How to perform dislocation reduction of the temporomandibular joint
In this opportunity I will talk about a very important topic in the health area. In most cases in the area of shock trauma, or polytrauma, are often atypical injuries, but that every doctor during the exercise of his career should know and know how to handle.
We should start by mentioning that dislocation of the jaw or temporomandibular joint (TMJ), usually originates, when there are previous musculoskeletal problems in the jaw, such as joint laxity, congenital hypermobility syndrome or neuromuscular problems (dystonic reactions) that pull the jaw out of the joint spontaneously or by simple and easy movements. They are also the result of direct trauma to the jaw.
In general, every medical specialist must identify this type of dislocation and correct it easily, simply and directly.
Public domain Flickr
Anatomy and physiopathology
The temporomandibular joint has a very particular presentation, since it is composed of two joints separated by a joint disc. The TMJ is located between the temporal bone and the jaw.
It is given the bicondile synovial joint termination, since it is made up of two joints separated by a joint disc, and that these comprise the joint tuber of the joint bone, the fossa and condyle of the jaw. This gives it the property of behaving like a hinge joint and of moving.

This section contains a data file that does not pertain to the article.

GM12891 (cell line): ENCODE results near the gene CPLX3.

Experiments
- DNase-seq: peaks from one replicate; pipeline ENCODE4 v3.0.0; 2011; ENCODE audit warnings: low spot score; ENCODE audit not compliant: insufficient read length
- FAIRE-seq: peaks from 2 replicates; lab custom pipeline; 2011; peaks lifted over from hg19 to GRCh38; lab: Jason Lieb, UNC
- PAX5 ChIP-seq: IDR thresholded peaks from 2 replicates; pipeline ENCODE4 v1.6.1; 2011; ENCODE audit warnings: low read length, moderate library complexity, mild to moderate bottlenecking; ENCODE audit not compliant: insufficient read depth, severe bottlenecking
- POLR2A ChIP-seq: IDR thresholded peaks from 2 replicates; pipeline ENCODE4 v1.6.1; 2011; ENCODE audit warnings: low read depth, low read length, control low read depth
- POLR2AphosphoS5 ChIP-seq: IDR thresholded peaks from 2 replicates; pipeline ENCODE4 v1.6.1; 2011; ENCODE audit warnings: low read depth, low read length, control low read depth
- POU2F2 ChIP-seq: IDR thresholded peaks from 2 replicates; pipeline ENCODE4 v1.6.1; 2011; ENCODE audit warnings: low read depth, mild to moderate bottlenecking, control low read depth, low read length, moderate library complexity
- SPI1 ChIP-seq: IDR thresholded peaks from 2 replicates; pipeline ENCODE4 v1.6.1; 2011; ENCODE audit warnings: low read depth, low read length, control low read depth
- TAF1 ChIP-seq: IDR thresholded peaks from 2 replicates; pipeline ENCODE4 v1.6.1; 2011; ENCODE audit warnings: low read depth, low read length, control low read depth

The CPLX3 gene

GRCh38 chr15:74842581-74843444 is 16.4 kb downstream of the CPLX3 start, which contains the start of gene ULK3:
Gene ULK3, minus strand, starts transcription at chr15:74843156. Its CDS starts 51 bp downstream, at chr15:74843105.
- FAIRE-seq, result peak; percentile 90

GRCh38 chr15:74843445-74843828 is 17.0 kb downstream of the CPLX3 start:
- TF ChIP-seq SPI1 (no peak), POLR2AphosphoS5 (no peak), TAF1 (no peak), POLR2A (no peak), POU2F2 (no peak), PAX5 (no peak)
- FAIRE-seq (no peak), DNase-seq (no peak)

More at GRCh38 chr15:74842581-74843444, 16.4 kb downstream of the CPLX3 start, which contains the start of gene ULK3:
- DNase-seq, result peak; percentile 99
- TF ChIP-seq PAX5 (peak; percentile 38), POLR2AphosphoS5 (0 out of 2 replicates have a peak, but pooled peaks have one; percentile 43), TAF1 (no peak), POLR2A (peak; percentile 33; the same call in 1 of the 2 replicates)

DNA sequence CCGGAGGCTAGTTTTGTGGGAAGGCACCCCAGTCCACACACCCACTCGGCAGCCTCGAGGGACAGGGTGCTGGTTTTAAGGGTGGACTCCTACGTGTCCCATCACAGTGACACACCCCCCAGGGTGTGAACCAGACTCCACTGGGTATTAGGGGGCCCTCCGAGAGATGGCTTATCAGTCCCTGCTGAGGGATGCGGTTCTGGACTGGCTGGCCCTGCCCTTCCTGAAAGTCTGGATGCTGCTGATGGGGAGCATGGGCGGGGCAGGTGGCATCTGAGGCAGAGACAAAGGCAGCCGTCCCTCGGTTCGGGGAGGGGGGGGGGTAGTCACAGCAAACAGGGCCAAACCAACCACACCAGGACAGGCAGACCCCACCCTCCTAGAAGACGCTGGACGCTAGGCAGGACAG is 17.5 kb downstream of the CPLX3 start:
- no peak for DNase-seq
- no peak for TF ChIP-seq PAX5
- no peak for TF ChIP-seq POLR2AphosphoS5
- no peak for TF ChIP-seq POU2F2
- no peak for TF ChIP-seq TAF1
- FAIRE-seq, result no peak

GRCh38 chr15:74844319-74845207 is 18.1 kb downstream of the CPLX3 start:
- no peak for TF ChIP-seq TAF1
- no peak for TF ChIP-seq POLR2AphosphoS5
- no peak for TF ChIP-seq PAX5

This joint together with several muscles, allows us to perform multiple functions such as mastication, opening and closing of the oral cavity, lateral movements, protrusion and retrusion.
Temporomandibular Joint. Public domainCC BY-SA 3.0
The etiology as already mentioned can be the result of a basic pathology or by traumatic facial injuries, in relation to the first one this can be triggered by simple things like laughing, chewing, during vomiting, yawning, among others.
All of this is due to the fact that during these actions the mandibular condyle can slip in front of the eminent joint of the temporal bone and therefore the anchorage of the jaw muscles pulls the condyle over and forward of the eminent joint causing the jaw to be fixed in a dislocated position and rarely returning to its normal position.
Temporomandibular joint. By Anatomist90Public domain CC BY-SA 3.0
Dislocations can occur in several ways, such as:
Anterior dislocations can manifest themselves spontaneously, in healthy individuals and occasionally return to their normal position.
TMJ dislocations are usually bilateral, but can also occur unilaterally.
Posterior, superior and lateral dislocations are less frequent and are associated with direct trauma to the jaw with or without a jaw fracture.
The diagnosis of these dislocations is simply clinical, and they are corroborated by X-ray studies or more complex studies such as tomography.
Pain is the cardinal symptom in this lesion, and it is presented when executing opening, protrusion and closing movements. A unilateral dislocation causes the jaw to protrude to the non-dislocated side and therefore a palpable depression is observed in the preauricular injured area.
We should try to reduce dislocations of dislocations of jaws that are closed and not accompanied by jaw bone fractures, as long as the patient is conscious, cooperative and under his consent.
When is reduction contraindicated?
All those cases of open dislocations, both superior, posterior and lateral, should be evaluated by surgeons or otolaryngologists.